Monthly Archives: November 2009

Thankful.

Sorry I’ve been a bit absent. Then again it seems the rest of the blog community has as well so I don’t feel so bad.

Usually this happens to me when I get wrapped up in a project or a book. Both are happening right now. Can’t really blog the projects because they are Christmas presents. And I’m sure you’d get sick of me quoting passages from the book I’m reading.

I’ve also been experiencing some “false” labor freakouts since Sunday and so I’ve been technically on bedrest. The best way to make this work with Bean when I am home alone with her is to hole ourselves up in our guestroom with some of her toys where she really can’t get into anything, can’t go running off into places she isn’t allowed and so I don’t have to go up and down the stairs 50 times a day for diaper changes, naps, etc.

So because of that it seems our decision this year not to go anywhere for Thanksgiving was a good one. Though it has made for the most different and quiet Thanksgiving we’ve had since we were dating. I actually wondered if we’d even have a traditional feast at several points or just wind up eating leftovers because nearly every activity starts me feeling like I’m about to go into labor. Not fun.

But I managed to save up most of my energy and pull off a little mini-feast for our three person family.


Herb roasted turkey half breast on a bed of brown and wild rice stuffing.


The feast, clockwise from top: rice stuffing, herb roasted turkey, cheater Trader Joe’s gravy (I’m terrible at making gravy and theirs is pretty good), mashed potatoes, and cranberry orange sauce (not from a can, once you do it homemade you’ll never go back).


This was the first Thanksgiving where it was possible for Bean to eat the food, but she just played with it instead. Gotta love my picky little eater.

So anyway I am thankful for many things today. Among them:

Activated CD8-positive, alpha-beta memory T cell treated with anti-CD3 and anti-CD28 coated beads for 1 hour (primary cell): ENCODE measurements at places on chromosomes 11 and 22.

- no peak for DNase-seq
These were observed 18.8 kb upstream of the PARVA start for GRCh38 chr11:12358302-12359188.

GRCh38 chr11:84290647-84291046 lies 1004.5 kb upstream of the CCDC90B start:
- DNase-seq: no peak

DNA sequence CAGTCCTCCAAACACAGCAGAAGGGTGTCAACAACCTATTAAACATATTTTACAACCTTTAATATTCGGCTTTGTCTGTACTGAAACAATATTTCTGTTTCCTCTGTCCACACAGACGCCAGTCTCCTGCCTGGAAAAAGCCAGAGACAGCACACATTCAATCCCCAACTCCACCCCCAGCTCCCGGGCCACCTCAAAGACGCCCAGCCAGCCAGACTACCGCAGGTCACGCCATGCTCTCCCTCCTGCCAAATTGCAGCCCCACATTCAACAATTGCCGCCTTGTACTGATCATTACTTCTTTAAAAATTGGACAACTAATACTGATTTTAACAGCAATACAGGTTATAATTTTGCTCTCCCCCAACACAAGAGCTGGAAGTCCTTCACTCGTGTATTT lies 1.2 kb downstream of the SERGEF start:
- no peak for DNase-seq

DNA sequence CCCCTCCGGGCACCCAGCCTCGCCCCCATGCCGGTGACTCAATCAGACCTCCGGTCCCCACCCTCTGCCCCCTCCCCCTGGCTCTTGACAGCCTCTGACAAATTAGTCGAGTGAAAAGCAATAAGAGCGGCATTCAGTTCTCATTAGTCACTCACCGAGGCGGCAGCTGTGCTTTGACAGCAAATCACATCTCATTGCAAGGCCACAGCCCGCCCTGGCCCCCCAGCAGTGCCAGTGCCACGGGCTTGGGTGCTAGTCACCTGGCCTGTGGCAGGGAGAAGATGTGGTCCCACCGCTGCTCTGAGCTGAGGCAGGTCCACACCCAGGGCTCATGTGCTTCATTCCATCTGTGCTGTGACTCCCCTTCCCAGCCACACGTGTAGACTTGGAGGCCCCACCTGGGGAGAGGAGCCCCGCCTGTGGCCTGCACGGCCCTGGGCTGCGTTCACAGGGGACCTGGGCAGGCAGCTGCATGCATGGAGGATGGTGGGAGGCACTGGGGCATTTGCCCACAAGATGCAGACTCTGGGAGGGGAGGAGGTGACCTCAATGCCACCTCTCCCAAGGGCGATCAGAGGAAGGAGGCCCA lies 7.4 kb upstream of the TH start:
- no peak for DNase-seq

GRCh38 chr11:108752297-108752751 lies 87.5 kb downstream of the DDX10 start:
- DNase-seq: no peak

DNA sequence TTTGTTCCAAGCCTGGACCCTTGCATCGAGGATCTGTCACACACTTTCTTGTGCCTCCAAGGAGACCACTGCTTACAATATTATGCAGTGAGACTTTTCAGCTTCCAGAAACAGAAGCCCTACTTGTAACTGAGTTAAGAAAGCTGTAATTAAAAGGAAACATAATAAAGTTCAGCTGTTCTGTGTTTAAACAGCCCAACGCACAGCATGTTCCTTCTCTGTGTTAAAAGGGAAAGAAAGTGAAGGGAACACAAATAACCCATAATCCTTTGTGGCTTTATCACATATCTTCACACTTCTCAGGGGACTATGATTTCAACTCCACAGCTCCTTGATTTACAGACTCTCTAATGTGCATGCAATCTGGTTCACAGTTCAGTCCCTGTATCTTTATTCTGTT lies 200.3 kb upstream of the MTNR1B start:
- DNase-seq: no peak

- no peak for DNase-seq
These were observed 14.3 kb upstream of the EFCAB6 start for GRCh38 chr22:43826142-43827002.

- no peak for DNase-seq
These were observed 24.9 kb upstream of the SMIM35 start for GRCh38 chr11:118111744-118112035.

-Not actually going into labor yet. I am hoping to at least make it to 36 weeks (Monday) and even better would be 37 weeks so that I can still have the labor/birth experience I want and have him at home with my midwife. Before Monday and we’ll be making a not-so-fun emergency trip to the hospital.
-My sister, Andrea. She dropped everything she was doing on Tuesday to help me out. She drove down here, purchased some of my homebirth supplies, went grocery shopping for me, helped me do a bunch of laundry, clean, entertained Bean and so much more. And on top of it all she’s 29 weeks pregnant. Seriously, the girl is a superstar.
-My husband. Tuesday after work he went to Target and got the rest of our homebirth supplies, some of which include items that are quite embarassing for him to purchase, I’m sure. He got up this morning with Bean, let me rest and relax pretty much the whole day and has been rocking the deep cleaning of our house and still is as I type this. He is awesome.


The giant to-do list he made today and has nearly completed!

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The Mommy Myth

Most people don’t get (or want) to look at old news footage, but we looked at thirty years of stories relating to motherhood. In the 1970s, with the exception of various welfare reform proposals, there was almost nothing in the network news about motherhood, working mothers, or childcare. And when you go back and watch news footage from 1972, for example, all you see is John Chancellor at NBC in black and white reading the news with no illustrating graphics, or Walter Cronkite sitting in front of a map of the world that one of the Rugrats could have drawn–that’s it.

But by the 1980s, the explosion in the number of working mothers, the desperate need for day care, sci-fi level reproductive technologies, the discovery of how widespread child abuse was–all this was newsworthy. At the same time, the network news shows were becoming more flashy and sensationalistic in their efforts to compete with tabloid TV offerings like A Current Affair and America’s Most Wanted. NBC, for example introduced a story about day care centers in 1984 with a beat-up Raggedy Ann doll lying limp next to a chair with the huge words Child Abuse scrawled next to her in what appeared to be Charles Manson’s handwriting. So stories that were titillating, that could be really tarted up, that were about children and sex, or children and violence–well, they just got more coverage than why Senator Rope-a-Dope refused to vote for decent day care. From the McMartin day-care scandal and missing children to Susan Smith and murdering nannies, the barrage of kids-in-jeopardy, ‘innocence corrupted’ stories made mothers feel they had to guard their kids with the same intensity as the secret service guys watching POTUS.